USA Network has canceled drama “Damnation” after one season. The NBCUniversal-owned cable channel also on Thursday pulled the plug on “American Rust,” which received a straight-to-series order just two months ago.
In its lone season, “Damnation” attracted few viewers. Co-produced by Universal Cable Production and Netflix, which had streaming rights to the series, the show starred Logan Marshall-Green, Killian Scott, Chasten Harmon, Sarah Jones, Melinda Page Hamilton, and Joe Adler in a drama set in 1930s middle America. The show was executive produced by Tony Tost, James Mangold, Guymon Casady, and Daniel Rappaport.
Season one averaged a 0.18 rating in the 18-49 demo according to Nielsen live-plus-ame day numbers and 682,000 total viewers.
In her review of the series for Variety, Sonia Saraiya wrote, “The trouble with ‘Damnation,’ if it can be summed up into one problem, is that the show is a clear homage to HBO’s golden-age drama “Deadwood,” which brought context and color to the Western in a way that still feels indelibly brilliant. “Damnation” leans on many of the older show’s devices — twinkly, ethereal banjo; a brothel populated with a couple of tough, no-nonsense ladies; the expletive ‘cocksucker’; even a protagonist named Seth, torn between violence and goodness. But ultimately it is quite a different show. ‘Damnation’ is set 60-odd years later — outside of the context of American expansion, the Civil War, and the gold rush — and in a very different part of the country. Iowa isn’t exactly the Wild West, no matter how many cowboy hats the characters wear.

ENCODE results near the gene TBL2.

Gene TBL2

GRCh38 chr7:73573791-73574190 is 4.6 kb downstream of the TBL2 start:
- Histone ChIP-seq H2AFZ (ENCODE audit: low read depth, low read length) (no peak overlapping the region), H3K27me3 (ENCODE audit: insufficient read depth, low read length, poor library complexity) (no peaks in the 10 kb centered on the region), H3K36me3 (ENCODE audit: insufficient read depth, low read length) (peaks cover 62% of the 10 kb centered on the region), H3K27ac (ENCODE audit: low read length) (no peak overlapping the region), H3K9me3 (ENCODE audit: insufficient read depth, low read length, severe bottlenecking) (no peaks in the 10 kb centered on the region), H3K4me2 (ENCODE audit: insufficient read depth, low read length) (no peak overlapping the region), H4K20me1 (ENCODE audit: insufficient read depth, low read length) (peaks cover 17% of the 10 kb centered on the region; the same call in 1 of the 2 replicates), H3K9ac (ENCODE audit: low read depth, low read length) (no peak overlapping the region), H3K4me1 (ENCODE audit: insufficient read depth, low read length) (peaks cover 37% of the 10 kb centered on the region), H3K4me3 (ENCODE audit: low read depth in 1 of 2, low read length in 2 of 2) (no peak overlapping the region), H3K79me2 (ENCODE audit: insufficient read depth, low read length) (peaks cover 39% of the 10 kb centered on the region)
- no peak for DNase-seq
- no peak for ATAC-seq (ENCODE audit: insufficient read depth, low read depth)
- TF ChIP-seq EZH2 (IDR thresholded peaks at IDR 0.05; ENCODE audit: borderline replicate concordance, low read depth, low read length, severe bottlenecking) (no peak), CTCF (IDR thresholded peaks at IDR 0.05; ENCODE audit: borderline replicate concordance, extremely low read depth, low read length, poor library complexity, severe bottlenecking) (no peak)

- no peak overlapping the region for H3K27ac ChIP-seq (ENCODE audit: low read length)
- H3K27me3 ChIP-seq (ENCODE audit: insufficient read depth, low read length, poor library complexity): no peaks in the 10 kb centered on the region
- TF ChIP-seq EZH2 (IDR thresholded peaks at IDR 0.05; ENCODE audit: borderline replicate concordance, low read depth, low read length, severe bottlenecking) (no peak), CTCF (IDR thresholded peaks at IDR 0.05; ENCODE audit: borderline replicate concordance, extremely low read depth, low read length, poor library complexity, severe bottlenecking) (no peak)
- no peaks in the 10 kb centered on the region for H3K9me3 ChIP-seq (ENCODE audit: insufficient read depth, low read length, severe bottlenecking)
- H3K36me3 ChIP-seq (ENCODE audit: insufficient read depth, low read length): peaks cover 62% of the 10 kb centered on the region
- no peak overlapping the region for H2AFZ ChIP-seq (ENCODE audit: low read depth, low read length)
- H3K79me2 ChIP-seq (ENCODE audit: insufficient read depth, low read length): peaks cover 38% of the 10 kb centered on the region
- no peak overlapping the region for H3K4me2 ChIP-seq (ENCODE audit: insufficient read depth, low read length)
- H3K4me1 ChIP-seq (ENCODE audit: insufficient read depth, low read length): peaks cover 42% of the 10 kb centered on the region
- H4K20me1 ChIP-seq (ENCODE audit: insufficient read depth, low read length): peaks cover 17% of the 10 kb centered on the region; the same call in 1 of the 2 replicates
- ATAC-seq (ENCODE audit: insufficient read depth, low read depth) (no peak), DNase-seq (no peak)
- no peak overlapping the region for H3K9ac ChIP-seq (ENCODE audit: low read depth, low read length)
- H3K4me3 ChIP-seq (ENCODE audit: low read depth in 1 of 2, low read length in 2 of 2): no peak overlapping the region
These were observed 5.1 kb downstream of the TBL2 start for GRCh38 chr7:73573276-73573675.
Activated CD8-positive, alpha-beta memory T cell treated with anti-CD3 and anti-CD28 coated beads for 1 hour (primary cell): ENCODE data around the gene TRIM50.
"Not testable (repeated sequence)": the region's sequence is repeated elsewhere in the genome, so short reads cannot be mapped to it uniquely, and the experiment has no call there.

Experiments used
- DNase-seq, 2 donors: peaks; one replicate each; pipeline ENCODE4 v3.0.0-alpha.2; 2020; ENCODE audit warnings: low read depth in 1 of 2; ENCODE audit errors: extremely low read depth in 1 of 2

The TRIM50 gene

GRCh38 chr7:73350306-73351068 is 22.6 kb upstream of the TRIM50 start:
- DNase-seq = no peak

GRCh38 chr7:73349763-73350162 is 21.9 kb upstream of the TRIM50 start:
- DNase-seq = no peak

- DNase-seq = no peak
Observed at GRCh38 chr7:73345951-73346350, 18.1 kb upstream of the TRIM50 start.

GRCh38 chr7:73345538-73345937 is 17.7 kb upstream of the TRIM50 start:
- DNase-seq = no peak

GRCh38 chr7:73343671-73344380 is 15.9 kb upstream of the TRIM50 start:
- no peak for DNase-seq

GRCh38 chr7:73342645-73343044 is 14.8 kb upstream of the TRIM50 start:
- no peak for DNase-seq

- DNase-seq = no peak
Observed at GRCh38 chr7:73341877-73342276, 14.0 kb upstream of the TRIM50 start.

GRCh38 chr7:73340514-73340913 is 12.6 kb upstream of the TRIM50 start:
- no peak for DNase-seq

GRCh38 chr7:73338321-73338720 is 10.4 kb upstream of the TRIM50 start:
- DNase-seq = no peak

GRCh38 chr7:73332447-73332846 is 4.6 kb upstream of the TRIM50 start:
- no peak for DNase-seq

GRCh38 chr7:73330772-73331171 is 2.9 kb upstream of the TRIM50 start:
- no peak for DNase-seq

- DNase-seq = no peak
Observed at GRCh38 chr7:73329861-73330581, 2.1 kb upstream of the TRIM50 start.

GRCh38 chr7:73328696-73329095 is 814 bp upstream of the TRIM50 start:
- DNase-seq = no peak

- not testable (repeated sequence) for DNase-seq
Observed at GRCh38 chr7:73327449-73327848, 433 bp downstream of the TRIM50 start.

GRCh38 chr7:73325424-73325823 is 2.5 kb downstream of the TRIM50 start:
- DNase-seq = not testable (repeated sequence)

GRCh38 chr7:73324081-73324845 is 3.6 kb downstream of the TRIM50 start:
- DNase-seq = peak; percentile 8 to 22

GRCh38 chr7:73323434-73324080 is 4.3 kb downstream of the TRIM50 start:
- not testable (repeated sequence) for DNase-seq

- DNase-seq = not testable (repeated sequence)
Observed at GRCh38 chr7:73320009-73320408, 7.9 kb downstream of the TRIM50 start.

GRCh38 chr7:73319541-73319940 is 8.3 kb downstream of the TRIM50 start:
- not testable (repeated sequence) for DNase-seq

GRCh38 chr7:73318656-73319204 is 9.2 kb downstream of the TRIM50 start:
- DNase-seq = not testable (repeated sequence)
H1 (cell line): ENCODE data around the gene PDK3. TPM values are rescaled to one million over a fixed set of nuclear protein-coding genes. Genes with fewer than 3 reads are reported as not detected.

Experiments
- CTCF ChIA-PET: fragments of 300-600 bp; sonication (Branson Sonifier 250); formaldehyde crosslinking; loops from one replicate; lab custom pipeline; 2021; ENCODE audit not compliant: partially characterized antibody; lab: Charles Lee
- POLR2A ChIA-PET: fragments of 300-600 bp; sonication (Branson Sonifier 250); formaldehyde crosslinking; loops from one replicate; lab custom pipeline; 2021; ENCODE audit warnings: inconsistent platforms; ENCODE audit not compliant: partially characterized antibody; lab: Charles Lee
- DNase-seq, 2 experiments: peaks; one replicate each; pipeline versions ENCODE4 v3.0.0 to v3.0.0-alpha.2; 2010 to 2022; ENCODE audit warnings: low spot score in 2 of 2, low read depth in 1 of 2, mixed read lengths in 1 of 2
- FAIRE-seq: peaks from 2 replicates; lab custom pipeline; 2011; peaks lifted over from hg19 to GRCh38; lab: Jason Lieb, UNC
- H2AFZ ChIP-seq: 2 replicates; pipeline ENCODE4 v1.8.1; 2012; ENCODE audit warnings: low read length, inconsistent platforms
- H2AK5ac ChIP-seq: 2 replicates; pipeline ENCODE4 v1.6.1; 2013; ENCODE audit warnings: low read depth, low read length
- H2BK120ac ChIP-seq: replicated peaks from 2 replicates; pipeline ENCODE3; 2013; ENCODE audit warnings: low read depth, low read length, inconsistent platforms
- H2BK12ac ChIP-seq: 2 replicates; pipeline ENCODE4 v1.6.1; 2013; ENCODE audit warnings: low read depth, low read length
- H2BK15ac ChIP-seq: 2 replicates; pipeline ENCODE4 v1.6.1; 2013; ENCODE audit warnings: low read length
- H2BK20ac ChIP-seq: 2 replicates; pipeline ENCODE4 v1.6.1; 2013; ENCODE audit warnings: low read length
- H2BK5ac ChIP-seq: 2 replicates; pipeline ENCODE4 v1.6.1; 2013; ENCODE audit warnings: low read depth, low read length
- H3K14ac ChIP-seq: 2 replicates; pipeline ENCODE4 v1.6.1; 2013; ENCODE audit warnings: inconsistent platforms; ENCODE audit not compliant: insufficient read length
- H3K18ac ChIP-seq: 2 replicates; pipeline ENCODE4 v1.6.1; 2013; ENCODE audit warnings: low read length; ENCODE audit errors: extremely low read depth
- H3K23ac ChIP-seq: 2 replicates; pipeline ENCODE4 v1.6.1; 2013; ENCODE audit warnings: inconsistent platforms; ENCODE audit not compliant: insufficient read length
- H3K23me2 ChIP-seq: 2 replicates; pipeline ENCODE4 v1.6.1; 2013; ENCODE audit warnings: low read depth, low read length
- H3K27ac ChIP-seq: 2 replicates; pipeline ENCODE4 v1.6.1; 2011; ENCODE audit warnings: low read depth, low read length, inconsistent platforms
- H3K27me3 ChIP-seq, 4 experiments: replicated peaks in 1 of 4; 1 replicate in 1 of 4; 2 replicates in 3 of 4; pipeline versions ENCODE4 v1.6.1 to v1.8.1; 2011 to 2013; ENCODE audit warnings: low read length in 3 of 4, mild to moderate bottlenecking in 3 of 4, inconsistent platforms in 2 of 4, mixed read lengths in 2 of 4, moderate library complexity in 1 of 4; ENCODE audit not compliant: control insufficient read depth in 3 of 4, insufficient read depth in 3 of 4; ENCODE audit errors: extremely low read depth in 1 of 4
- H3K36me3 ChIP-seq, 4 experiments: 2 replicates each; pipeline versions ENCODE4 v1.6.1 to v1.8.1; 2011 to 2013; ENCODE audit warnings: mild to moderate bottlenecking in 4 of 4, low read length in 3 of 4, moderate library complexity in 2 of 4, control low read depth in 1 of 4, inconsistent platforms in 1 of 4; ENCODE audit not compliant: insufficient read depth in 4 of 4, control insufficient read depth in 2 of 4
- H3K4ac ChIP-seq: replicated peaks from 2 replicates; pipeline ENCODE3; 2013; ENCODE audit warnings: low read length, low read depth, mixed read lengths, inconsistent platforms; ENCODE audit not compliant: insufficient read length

USA ordered an adaptation of Philipp Meyer’s novel “American Rust” in November. The book is set in a small Pennsylvania rust belt town and explores the rise and fall of a crime-riddled community as seen through the eyes of a sheriff with a history of violence.
Brian McGreevy and Lee Shipman, who serve as executive producers and co-creators of AMC’s “The Son” series with Meyer, wrote the pilot for “American Rust” with Meyer and were set as executive producers. Michael De Luca also was set to executive produce via Michael De Luca Productions.
The Hollywood Reporter first reported news of the demise of “American Rust.”